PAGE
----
The data mining behind loyalty cards shows just how devious they can be

Flybuys cards, whether you wanted them or notThis interesting article about data mining shows just how devious they can be. For example, a casino:

The system collects data each time a gambler uses their casino loyalty card – be it for gambling, purchasing food in the restaurant or paying for snacks from their room minibar – to create a pattern of their behaviour.

The system can see, for example, that the last few times Gambler X visited the casino, they stayed for two days and lost between $200 and $300, then promptly left the gaming floor, spent no more money and went home the next day.

”As a casino operator you don’t want that, you want to make people happy and spend more money,” Quinn says.

Enter Tibco’s event processing software. When the system detects the customer is falling into a particular pattern, such as the consistent losing streak that caused them to leave during their last visit, it sends an automatic note to a gaming floor attendant to offer the person a free meal, or ticket to a show.

The idea is to distract the gambler long enough that they’ll come back later and continue to play and lose money, albeit in more palatable amounts.

Ingenious. For the cost of a meal (and installing the computer tracking in the first place) the Casino gets heaps more money. No wonder gamblers get sucked into losing lots of money.

IMAG0462The same type of logic is the real reason behind loyalty cards like Flybuys, and why Coles would like nothing more than for absolutely everybody to have one.

They apparently want this so much that last week they sent me two cards “to the householder” even though I’ve never been a member — and I hear I’m not the only one.

I do have a Woolworths loyalty card, because I more often shop there. It earns me Frequent Flyer points which sometime in the next couple of decades might add up to enough to take a flight somewhere (or more likely will earn me a small discount using Points+Pay… or a thing such as the barbecue I got via the Qantas FF shop a few years ago).

But I happen to know that you don’t earn any points for transactions less than $30, so I deliberately don’t present the card for those, ‘cos really, they don’t need to know too much about my spending patterns.

You can call me paranoid if you wish, but note the comments in this article the other day:

But analysts said that the programs took from customers as much as they “gave back”, in terms of valuable information on their shopping habits. “This is essentially just a new form of marketing,” Citigroup equities analyst Craig Woolford said. “There are two globally perceived benefits – one is retaining your customer, and the other is developing insights into your customers’ shopping behaviours.”

Oh, I also love this quote from someone at Coles:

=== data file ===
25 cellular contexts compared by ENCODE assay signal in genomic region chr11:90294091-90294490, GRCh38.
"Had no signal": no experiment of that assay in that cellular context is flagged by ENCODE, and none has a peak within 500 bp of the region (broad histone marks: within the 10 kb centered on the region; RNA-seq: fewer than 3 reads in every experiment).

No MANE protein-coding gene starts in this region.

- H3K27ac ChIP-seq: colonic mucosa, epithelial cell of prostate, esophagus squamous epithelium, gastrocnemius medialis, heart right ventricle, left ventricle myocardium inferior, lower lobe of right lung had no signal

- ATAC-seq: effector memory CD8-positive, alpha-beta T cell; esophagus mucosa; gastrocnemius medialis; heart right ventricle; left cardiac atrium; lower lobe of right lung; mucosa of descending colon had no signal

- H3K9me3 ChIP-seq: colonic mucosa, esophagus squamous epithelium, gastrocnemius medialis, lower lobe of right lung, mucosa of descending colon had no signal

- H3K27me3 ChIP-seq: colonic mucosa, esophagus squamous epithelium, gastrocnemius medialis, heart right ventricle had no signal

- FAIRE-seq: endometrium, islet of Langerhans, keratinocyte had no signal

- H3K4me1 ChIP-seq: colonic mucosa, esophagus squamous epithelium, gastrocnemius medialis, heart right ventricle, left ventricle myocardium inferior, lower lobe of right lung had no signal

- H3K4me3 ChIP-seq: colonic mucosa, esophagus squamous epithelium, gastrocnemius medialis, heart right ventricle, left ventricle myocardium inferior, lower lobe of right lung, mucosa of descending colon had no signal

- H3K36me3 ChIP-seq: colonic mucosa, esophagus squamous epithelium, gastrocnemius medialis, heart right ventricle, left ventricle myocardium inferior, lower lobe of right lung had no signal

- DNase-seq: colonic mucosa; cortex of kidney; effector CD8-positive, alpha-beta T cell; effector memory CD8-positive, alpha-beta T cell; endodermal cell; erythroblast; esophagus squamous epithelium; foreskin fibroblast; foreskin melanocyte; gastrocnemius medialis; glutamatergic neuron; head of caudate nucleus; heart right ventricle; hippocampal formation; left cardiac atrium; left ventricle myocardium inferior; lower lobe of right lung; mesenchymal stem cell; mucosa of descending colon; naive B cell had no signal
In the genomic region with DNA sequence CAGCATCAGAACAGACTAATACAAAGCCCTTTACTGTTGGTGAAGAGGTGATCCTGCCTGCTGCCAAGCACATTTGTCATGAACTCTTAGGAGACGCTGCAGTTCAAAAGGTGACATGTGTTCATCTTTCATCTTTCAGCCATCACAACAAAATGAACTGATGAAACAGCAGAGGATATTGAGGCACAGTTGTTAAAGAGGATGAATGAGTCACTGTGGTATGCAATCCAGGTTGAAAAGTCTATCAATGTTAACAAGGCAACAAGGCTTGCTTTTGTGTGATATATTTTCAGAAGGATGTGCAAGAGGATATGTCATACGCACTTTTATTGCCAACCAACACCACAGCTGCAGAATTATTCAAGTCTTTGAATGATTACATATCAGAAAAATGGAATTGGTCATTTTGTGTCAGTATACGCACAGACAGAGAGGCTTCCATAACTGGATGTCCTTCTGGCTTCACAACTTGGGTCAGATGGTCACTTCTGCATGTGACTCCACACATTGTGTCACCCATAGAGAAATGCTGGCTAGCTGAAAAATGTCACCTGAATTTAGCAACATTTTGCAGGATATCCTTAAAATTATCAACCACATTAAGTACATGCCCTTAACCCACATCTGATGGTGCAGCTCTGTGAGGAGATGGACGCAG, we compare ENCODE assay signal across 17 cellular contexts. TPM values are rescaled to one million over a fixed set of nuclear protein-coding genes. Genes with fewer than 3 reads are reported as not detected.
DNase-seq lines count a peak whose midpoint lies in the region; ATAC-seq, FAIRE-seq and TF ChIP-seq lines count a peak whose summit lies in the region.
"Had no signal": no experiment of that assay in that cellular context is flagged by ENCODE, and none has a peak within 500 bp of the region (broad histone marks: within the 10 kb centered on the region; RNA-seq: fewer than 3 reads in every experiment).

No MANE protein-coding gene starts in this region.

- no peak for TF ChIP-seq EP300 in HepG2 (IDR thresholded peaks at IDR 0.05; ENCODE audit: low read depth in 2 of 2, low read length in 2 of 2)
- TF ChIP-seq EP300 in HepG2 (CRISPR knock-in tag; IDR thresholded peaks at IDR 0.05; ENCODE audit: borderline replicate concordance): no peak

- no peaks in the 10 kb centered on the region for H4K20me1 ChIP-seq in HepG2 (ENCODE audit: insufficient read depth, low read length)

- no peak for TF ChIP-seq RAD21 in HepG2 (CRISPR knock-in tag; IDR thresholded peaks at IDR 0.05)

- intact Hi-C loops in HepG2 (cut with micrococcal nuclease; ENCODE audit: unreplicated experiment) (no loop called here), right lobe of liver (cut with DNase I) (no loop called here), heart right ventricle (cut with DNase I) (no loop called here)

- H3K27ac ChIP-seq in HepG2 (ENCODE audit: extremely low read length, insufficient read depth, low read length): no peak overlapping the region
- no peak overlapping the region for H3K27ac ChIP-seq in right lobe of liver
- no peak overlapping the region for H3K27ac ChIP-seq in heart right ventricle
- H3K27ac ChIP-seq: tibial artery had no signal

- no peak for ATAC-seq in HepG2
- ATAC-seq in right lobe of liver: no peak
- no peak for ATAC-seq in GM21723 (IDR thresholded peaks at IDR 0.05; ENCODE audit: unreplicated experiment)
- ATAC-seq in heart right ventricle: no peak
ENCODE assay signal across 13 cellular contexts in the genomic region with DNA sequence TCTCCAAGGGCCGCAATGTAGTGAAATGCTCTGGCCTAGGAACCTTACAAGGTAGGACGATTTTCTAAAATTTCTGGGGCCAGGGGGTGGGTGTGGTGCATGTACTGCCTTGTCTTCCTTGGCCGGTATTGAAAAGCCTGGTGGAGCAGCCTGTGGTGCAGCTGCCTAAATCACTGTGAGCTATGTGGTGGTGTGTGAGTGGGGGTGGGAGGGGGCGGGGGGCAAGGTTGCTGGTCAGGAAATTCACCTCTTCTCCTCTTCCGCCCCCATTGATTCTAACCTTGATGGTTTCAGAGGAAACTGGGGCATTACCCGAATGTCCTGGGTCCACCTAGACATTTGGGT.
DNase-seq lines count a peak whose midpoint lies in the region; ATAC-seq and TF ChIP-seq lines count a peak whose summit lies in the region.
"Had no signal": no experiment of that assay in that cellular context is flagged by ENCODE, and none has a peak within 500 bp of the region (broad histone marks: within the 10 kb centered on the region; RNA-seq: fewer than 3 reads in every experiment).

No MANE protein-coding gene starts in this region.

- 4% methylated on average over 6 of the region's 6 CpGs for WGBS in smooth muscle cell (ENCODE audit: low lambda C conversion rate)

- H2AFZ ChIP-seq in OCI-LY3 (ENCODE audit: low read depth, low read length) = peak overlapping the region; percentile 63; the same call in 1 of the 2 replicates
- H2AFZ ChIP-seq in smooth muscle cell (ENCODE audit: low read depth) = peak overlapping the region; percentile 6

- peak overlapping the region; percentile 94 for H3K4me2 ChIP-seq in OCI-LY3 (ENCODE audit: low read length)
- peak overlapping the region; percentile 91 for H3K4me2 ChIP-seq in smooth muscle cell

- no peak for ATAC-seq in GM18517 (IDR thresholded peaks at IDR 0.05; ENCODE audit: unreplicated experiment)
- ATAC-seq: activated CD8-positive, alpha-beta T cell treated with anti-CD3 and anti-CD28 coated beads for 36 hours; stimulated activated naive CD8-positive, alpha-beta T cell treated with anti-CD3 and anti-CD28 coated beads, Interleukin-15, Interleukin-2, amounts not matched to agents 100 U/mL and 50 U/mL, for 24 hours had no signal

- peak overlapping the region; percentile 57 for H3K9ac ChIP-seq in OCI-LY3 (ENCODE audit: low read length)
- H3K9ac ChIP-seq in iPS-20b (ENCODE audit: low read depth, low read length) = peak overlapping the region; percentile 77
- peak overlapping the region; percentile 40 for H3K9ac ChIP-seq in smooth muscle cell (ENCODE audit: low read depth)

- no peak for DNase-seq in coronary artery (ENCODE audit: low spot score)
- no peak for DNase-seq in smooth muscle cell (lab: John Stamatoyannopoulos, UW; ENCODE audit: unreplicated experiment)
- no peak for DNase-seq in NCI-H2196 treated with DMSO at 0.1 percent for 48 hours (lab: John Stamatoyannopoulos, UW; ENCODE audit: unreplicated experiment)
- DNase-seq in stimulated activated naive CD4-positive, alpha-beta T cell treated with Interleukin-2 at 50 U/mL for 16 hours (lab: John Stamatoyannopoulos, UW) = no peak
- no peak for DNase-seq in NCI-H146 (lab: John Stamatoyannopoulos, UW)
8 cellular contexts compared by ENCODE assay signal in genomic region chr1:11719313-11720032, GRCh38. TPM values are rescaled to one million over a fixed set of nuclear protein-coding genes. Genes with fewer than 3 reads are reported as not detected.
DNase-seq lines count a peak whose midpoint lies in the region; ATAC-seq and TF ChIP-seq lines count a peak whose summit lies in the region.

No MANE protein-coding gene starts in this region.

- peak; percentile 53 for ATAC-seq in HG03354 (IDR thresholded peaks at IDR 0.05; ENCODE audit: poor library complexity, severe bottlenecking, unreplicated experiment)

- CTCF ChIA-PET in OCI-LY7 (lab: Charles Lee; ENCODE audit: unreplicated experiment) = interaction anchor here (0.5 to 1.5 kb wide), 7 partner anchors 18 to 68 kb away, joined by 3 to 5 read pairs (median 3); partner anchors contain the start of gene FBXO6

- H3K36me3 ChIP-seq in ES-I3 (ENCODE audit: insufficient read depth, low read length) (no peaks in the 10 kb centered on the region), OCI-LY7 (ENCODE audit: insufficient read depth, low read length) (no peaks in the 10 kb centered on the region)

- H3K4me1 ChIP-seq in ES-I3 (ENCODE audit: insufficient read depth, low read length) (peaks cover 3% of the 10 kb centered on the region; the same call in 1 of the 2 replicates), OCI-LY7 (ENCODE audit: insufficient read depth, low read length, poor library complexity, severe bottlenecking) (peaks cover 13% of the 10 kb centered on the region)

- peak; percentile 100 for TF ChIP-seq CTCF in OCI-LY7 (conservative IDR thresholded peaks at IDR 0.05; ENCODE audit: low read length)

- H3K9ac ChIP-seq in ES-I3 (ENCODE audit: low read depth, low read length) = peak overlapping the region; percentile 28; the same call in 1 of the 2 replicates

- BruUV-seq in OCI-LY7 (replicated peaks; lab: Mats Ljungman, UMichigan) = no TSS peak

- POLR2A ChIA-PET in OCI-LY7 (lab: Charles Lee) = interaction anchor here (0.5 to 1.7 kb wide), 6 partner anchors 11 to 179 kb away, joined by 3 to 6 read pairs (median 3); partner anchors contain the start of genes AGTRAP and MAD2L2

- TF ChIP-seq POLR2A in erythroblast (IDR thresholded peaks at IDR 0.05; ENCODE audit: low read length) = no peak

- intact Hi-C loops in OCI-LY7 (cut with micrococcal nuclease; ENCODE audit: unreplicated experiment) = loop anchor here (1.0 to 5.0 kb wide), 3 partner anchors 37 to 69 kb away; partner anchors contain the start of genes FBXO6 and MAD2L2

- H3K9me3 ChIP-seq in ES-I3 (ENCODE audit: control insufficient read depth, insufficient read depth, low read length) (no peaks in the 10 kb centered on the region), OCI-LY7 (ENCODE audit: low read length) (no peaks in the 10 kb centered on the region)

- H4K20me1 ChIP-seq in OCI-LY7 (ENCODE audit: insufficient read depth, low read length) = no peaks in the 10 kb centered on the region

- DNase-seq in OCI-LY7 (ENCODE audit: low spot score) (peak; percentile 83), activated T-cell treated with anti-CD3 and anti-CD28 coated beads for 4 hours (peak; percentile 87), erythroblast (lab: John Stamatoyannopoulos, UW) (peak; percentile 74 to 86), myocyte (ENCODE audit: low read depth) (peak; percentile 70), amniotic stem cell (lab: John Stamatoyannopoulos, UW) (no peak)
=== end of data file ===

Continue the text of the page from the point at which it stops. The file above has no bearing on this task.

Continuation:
“Australian customers tell us they want discounts on the products they buy the most,” Coles finance director Tony Buffin told BusinessDay.

Well duh.

driving Morons on the road

Pics from the road

This guy must be a Top Gear fan… notably a few minutes later he was seen careering across two lanes, at about 20 kmh over the speed limit.

Do drivers of the BMW 320d realise that it says “pose” upside-down? (Well okay, POZE.)
BMW 320d - "Pose" upsidedown

It just staggers me that people still do stupid stuff like queue over level crossings. Pure idiocy.
Cars queuing across level crossing

Home life

New toy: hedgetrimmer

A cheap and cheerful hedgetrimmer, $50 at Bunnings.

Daniel's hedgetrimmer

To be used for occasional trimming of hedges (well duh) in between visits from Andy, my trusty gardener… specifically around the back of the house, where sometimes the hedges grow so fast it feels like the open space in the garden is getting a little smaller everyday.

No, I don’t plan to go all Edward Scissorhands and do any topiary… though having looked at some of the examples on the Wikipedia entry for it, I reckon it’d be pretty funny to develop one that was, say, Dalek-shaped.

Melbourne music TV

Sights of Old Melbourne Town – as seen in music videos

Dragon: Are You Old Enough (1978) — around Brunswick Street, Fitzroy, including the now-gone behaviour of riding the running board on a tram, and a Silvertop taxi back when they really did have a silver top.

John Paul Young: Yesterday’s Hero (1975) — around Swanston Street

Paul Kelly: Leaps and Bounds — mostly the Nylex sign, of course

Everyone knows this one… AC/DC: It’s A Long Way To The Top (1975) — Swanston Street again

More recent… The Living End: All Town Torn Down (1998) — various spots, including Citylink and Parliament station

What others are out there?

Update lunchtime

Suggested by Scott: Skyhooks — This is my City (1976) (sorry, can’t embed)

And of course I should have thought of this obvious one: The Whitlams — Melbourne (1997):